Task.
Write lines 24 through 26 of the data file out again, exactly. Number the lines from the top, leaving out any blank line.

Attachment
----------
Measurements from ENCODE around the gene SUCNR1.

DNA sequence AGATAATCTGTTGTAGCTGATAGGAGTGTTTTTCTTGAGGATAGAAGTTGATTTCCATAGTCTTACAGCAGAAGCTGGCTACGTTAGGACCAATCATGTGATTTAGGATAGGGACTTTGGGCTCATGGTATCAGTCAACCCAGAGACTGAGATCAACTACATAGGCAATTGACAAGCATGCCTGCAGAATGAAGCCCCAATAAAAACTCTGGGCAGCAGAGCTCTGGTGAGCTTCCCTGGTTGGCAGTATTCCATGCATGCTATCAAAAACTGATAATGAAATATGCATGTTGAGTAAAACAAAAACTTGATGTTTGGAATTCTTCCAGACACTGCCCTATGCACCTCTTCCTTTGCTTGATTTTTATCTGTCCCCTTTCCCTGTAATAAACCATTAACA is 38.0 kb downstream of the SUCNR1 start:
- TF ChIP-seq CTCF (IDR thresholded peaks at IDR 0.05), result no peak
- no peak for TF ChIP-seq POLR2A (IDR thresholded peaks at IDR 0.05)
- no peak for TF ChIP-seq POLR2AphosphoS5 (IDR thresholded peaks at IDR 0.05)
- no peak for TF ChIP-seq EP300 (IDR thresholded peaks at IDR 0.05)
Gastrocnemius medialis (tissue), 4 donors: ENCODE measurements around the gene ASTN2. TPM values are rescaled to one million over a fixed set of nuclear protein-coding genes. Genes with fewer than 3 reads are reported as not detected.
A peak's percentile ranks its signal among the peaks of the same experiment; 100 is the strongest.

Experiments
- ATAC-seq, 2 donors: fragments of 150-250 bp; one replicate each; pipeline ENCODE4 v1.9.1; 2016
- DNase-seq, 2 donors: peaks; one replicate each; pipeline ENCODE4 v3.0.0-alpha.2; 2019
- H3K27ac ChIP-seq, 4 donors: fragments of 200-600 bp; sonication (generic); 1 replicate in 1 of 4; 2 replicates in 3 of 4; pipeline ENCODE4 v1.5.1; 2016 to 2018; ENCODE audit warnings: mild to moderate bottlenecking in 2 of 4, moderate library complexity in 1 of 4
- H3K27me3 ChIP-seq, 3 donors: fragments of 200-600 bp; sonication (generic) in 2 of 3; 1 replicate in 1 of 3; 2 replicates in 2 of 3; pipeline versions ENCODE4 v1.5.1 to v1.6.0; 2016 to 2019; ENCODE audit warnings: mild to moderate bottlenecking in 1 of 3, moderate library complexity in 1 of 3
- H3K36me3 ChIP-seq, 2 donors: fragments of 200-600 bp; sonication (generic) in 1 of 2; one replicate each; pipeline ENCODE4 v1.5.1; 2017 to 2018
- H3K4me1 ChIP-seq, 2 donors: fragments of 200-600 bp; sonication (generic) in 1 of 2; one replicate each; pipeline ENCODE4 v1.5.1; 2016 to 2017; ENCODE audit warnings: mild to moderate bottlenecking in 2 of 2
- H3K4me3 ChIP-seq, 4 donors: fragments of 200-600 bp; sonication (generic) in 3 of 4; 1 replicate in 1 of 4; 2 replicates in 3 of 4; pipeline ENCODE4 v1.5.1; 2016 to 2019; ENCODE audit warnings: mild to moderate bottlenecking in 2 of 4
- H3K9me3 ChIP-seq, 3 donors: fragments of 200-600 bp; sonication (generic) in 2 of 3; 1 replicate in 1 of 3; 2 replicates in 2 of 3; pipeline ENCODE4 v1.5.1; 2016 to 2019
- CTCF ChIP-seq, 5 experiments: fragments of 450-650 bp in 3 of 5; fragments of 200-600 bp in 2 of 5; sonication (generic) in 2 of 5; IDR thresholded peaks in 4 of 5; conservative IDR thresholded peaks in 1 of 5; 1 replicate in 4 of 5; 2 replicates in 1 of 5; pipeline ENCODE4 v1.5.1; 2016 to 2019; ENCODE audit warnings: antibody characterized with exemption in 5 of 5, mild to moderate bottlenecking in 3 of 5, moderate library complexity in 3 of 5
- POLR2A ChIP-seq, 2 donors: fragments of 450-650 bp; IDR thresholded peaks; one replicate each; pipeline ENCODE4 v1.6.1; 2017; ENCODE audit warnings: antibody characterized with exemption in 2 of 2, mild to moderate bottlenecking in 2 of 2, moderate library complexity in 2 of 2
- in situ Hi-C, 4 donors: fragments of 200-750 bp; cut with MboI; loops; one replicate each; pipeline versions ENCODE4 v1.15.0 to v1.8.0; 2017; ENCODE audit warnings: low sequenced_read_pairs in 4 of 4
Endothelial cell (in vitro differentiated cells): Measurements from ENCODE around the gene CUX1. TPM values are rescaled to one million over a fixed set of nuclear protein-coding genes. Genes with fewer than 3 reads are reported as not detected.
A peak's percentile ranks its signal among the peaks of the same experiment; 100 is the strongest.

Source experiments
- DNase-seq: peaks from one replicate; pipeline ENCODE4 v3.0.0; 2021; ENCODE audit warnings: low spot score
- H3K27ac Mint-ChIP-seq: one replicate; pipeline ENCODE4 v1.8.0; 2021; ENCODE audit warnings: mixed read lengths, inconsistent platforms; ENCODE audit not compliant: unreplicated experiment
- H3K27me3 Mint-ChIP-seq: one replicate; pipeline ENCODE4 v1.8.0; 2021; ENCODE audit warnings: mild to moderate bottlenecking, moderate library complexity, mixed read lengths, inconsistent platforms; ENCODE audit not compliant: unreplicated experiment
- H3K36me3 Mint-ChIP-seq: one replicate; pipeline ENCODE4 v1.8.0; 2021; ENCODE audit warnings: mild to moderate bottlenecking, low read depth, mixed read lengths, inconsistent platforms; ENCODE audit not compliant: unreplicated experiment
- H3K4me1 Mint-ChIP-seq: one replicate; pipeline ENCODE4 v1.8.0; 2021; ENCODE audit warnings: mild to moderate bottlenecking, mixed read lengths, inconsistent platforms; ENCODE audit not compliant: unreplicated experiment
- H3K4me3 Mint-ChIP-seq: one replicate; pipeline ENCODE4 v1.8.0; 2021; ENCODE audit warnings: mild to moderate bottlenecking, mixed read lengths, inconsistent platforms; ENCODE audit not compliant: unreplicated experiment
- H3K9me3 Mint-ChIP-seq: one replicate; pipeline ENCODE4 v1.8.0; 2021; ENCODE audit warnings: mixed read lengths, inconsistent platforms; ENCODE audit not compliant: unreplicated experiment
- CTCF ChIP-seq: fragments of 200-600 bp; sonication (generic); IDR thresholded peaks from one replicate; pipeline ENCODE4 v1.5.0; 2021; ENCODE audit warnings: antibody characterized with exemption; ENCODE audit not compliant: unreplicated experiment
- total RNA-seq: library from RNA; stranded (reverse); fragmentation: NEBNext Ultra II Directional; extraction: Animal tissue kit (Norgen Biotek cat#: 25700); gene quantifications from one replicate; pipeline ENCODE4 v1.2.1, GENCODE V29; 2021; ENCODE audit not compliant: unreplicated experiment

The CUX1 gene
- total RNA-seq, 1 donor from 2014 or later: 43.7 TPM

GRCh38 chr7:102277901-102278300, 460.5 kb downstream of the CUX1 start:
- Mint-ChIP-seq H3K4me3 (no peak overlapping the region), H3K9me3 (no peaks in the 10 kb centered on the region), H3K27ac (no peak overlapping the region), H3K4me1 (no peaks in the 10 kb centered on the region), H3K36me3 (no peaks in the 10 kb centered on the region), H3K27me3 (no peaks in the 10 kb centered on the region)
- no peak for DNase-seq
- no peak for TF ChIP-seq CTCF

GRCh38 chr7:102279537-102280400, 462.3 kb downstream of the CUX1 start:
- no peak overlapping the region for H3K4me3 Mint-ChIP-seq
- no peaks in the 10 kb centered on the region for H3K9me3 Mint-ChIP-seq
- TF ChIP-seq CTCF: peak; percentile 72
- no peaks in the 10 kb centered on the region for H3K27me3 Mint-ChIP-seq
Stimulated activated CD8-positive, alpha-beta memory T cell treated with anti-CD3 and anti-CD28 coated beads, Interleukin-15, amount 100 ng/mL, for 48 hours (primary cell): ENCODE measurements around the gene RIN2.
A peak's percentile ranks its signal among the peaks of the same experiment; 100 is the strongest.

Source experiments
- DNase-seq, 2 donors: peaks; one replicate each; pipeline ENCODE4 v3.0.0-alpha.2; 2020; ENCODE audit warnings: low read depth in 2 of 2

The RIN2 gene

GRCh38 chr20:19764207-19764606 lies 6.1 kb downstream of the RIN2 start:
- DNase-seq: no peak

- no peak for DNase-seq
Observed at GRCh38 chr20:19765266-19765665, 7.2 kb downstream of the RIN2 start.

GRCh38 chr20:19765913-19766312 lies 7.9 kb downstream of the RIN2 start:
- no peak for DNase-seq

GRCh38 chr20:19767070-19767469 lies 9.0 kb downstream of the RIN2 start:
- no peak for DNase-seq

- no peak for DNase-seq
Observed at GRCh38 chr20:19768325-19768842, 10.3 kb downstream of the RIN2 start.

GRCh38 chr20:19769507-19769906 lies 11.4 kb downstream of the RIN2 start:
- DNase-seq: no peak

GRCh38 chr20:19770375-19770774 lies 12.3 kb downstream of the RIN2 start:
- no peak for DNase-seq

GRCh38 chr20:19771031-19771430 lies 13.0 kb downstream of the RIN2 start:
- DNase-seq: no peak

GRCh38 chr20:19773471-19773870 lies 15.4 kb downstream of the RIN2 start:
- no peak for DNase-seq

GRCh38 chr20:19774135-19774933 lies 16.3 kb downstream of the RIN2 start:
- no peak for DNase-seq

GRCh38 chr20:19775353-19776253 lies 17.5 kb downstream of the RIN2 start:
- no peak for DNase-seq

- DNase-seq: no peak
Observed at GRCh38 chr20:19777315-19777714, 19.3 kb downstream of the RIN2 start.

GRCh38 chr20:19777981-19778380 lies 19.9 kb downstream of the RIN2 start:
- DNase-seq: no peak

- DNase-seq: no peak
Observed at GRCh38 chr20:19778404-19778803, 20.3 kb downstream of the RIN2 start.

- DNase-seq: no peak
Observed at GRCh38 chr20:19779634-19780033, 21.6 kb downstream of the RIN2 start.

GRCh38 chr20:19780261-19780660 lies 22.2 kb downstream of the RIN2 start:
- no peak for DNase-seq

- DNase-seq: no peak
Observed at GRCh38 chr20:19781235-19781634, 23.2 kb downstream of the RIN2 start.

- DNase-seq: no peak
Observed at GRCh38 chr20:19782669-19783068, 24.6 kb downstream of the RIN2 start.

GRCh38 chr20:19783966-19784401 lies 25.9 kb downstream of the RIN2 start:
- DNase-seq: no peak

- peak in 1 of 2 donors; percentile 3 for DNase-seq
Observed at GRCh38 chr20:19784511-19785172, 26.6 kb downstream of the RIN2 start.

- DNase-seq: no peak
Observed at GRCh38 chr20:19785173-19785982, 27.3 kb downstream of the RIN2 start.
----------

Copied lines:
- DNase-seq: peaks from one replicate; pipeline ENCODE4 v3.0.0; 2021; ENCODE audit warnings: low spot score
- H3K27ac Mint-ChIP-seq: one replicate; pipeline ENCODE4 v1.8.0; 2021; ENCODE audit warnings: mixed read lengths, inconsistent platforms; ENCODE audit not compliant: unreplicated experiment
- H3K27me3 Mint-ChIP-seq: one replicate; pipeline ENCODE4 v1.8.0; 2021; ENCODE audit warnings: mild to moderate bottlenecking, moderate library complexity, mixed read lengths, inconsistent platforms; ENCODE audit not compliant: unreplicated experiment